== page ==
The journey isn’t the most scenic one but still interesting enough to some extent as you drive past large factories, stone pits and rice fields. If you decide to go to Halong Bay on a day tour you need to be prepared to spend at least 3.5 hours each way on a bus. You usually get a 20 minute stop to stretch your legs and use the “happy room”. Most tours stop at this big souvenir shop halfway to the bay selling huge stone statues, lacquer ware, paintings, etc. All stock is massively overpriced and can be bought much cheaper in Hanoi itself (after some haggling of course).
We reached the bay at around 11.30 am and got on a boat pretty much straight away. First impressions: gorgeous scenery, lime stone islets as far as the eye can see, but oh so many boats. We were told that there are around 1,000 day tour boats and an additional 400 extended journey boats that accommodate overnight stays. All of these boats are petrol fuelled which is surprising considering the bay is a UNESCO World Heritage Site. As a result of the heavy boat traffic the water around the harbour is heavily polluted so just keep looking at the horizon and the lovely lime stone formations to distract yourself from the filthy sea. Tourism is a real danger to the bay so I am sure sooner or later there will be some restrictions implemented on how the islets can be accessed in order to preserve the area.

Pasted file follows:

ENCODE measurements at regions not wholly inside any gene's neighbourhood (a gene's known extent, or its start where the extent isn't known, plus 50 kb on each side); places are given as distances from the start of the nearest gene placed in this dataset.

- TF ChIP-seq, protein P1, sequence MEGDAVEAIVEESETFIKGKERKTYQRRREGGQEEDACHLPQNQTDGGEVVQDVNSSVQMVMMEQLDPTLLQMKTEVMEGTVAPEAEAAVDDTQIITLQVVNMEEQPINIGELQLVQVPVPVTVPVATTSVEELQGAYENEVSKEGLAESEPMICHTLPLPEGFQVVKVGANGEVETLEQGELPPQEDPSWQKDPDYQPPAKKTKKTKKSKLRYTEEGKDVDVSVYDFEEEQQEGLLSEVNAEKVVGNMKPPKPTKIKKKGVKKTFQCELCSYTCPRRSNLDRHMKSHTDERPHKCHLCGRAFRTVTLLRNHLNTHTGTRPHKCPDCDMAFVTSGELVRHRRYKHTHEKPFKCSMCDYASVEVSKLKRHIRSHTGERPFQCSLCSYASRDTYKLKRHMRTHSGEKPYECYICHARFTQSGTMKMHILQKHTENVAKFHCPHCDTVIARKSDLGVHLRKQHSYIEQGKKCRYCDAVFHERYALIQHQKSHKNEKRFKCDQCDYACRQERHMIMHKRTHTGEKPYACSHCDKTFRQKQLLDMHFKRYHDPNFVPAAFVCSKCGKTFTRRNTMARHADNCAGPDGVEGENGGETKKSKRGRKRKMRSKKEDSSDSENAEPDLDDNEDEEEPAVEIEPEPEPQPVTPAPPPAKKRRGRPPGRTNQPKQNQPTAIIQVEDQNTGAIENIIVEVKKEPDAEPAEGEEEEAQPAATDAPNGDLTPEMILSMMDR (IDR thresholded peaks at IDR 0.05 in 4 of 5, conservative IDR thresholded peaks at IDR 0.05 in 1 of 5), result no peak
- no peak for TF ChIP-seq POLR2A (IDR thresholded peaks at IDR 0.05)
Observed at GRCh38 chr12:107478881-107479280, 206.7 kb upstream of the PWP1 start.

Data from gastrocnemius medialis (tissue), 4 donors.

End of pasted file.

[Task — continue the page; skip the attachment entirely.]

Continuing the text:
Straight after lunch we went kayaking around a few caves and a floating village for about 45 minutes. You don’t get the opportunity to swim because of pollution but the kayaking was good enough for us. Unfortunately, we weren’t warned that we’d get soaking wet. The paddles don’t have any kind of rim to stop the water from splashing all over you and into the boat. Make sure you put on your swimming trunks before you start paddling around the caves. It took ages for our clothes to dry afterwards and was slightly uncomfortable especially because you can’t be outside or on the top deck when the boat manoeuvres away from the floating village.